Nicholas Coster, a staple of soap operas who starred in All the President’s Men, Reds, Stir Crazy, as well as Another World, Santa Barbara, and All My Children, has died.
Along with performing on Broadway alongside Laurence Olivier and Liz Taylor, he also appeared in “All the President’s Men,” “Reds,” and “The Facts of Life.”
On Monday, Coster, 89, passed suddenly in a Florida hospital, according to a Facebook post from his daughter Dinneen Coster.
She wrote, “Please remember him as a fantastic artist. He excelled as an actress! He has always been an inspiration to me, and I am so grateful to have him as a parent.”
Coster is a well-known character actor who typically does harsh roles. He portrayed chief of detectives J.E. Carson on The Misadventures of Sheriff Lobo before making a brief cameo as Blair Warner’s millionaire father on The Facts of Life, an episode of another 1980s NBC sitcom.
He regularly appeared on Broadway, and in 1961, he made his Broadway debut as Lawrence Olivier’s understudy in Becket, playing Henry II. Twenty years later, he appeared alongside Elizabeth Taylor in Lillian Hellman’s The Little Foxes.
In Alan J. Pakula’s 1976 novel All the President’s Men, Coster portrayed Markham, a defense attorney for the Watergate suspects. Along with these roles, he appeared in Sidney Poitier’s Stir Crazy (1980), Warren Beatty’s Reds (1981), and Joseph Sargent’s MacArthur (1977) as a dentist named Paul Trullinger.
From 1984 until 1988, Coster played the self-destructive Lionel Lockridge, husband to Louise Sorel’s Augusta Lockridge, on NBC’s Santa Barbara. He quit the show in 1988 after objecting to a plot in which his character faked his own death to obtain insurance money. However, he returned in 1990 and stayed until the show was cancelled in January 1993.
In addition, Coster portrayed Robert Delaney, the CEO of Delaney Brands who later became an architect, on NBC’s Somerset/Another World in 1970, 1972 to 1979, 1980, and 1989. He also portrayed the deranged kidnapper Steve Andrews on ABC’s All My Children from 1988 to 1989. Previously, he called Andrews “Susan Lucci’s terrorist lover.”
For his work as Lionel, he received Daytime Emmy nominations in 1986, 1988, 1991, and 1992. He ultimately won the award in 2017 for his portrayal of Mayor Jack Madison on the Amazon digital soap opera The Bay.
His serial work extends back to the 1960s and includes appearances on the ABC drama One Life to Live as well as the CBS dramas Young Doctor Malone, The Secret Storm, As the World Turns, and its primetime spinoff, Our Private World.
On We Love Soaps’ list of the 50 Greatest Soap Actors of All Time from 2010, Coster came in at number 44. It was the rare soap that wasn’t captivated by or with Nicolas Coster, according to one panelist, who also described him as “smart, charming, and very funny.” He also said, “He is always spot on as the grifter/con man/bad boy who is so cool, ice wouldn’t melt in his mouth.”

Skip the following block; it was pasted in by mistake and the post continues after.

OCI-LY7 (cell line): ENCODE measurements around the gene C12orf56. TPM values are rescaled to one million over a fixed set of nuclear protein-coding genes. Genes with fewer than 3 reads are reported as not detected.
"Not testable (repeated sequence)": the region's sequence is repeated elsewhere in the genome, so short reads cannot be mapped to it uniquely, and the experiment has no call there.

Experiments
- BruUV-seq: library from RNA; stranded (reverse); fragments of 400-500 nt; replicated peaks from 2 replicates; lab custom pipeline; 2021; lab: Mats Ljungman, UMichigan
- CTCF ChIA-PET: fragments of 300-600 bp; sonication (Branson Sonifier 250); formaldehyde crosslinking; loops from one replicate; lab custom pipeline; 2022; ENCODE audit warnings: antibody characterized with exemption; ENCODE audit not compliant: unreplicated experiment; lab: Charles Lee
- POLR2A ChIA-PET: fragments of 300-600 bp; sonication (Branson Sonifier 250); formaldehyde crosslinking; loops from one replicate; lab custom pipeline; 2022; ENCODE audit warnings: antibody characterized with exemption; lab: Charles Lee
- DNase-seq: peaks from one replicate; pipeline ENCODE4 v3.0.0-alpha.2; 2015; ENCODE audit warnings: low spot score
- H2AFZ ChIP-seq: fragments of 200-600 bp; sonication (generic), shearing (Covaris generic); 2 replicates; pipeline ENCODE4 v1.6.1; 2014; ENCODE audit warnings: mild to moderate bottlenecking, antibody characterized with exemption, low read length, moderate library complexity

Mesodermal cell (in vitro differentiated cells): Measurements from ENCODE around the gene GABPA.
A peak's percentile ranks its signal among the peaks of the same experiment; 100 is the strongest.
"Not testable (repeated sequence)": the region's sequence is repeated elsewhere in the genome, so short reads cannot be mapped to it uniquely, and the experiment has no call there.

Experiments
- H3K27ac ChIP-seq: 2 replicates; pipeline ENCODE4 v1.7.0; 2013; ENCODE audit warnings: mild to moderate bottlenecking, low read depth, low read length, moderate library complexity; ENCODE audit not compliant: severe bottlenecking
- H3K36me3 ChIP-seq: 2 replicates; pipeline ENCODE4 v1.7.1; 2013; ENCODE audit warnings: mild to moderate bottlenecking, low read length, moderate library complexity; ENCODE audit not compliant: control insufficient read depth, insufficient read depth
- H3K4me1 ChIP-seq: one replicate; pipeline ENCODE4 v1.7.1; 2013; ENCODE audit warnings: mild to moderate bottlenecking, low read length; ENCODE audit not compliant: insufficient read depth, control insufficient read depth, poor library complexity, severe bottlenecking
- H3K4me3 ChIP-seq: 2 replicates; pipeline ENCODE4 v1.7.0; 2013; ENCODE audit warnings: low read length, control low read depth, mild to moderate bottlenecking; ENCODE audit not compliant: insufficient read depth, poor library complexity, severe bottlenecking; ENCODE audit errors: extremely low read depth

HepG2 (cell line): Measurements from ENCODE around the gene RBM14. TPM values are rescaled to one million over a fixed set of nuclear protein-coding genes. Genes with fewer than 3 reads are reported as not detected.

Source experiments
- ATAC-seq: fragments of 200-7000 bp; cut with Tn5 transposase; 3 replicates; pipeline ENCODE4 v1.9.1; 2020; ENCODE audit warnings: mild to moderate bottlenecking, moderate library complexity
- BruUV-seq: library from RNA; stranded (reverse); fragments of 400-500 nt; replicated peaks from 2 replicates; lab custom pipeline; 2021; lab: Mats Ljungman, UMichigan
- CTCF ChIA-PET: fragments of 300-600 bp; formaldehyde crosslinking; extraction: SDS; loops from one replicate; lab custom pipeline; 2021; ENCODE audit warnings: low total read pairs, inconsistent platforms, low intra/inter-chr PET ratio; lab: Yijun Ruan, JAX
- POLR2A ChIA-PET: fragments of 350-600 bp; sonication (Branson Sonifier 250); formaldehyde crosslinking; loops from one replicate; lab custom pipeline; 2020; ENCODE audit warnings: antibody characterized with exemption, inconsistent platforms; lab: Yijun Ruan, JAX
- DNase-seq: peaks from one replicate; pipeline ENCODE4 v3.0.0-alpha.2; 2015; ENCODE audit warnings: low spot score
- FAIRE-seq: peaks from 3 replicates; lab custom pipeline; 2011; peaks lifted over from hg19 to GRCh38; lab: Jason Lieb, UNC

On December 3, 1933, Nicolas Dwynn Coster was born in London. His mother designed storefront windows, while his father wrote reviews of movies and plays. When Little Foxes visited London, he and Taylor, who went to the same prep school (Byron House), went back to their old playground.
At the age of 16, Coster returned to the United Kingdom after living in Canada and Los Angeles, where he attended Canoga Park High School. He studied acting there and received his degree in 1951.
After appearing in Titanic, The Desert Rats, and Sea of Lost Ships on film two years later, he moved to the United States to study with Lee Strasberg in New York and to play at the Arena Stage in Washington and the Guthrie Theater (where he was a founding member).
In a 2006 interview with the Orange County Register, Coster talked about working with the legendary Olivier on Becket. He remembered that Larry was very athletic even at the age of 54. “One night, he severely twisted his knee during the first act. I was watching from the wings as Olivier limped off stage and said, “Not tonight, Nicolas.
In 1964, after being hired for the project, Coster joined Jada Rowland on the set of The Secret Storm. He said that they “played the first professor and student to get naughty together” on daytime television. Before we had an affair and got married, the U.S. Senate used us as an example of immorality on daytime television.
He co-starred in Twigs on Broadway in the 1970s with Sada Thompson, who would go on to win a Tony Award, and also made appearances with Michele Lee in Seesaw and Tom Courtenay in Otherwise Engaged.
His filmography also included the William Conrad-directed 1965 movie My Blood Runs Cold, Larry Peerce’s The Sporting Club, Sydney Pollack’s The Electric Horseman, Little Darlings, and Alan Alda’s 1990 drama Betsy’s Wedding.
The Green Hornet, Charlie’s Angels, One Day at a Time, L.A. Law, Who’s the Boss?, Star Trek: The Next Generation, and Cold Case are just a few of the TV shows and films in which Coster has made appearances.
He was able to continue teaching acting at the University of Georgia despite being engaged in an almost fatal vehicle accident in November 1987 that put him in a coma and temporarily caused him to lose his memory.
As a dedicated diver, Coster founded the Challenges Foundation in 1998 to provide disadvantaged and underprivileged kids with the opportunity to have fun in the ocean. He also began a sailing program for American servicemen who were returning from war. He published Another Whole Afternoon, his autobiography, in March 2021.
Among his survivors are his daughters Candice Jr. and Dinneen, who were born during his first marriage to dancer-actress Candace Hilligoss. He married the actress from Carnival of Souls in 1960, and they were married until their divorce in 1981. His son Ian passed away in 2016.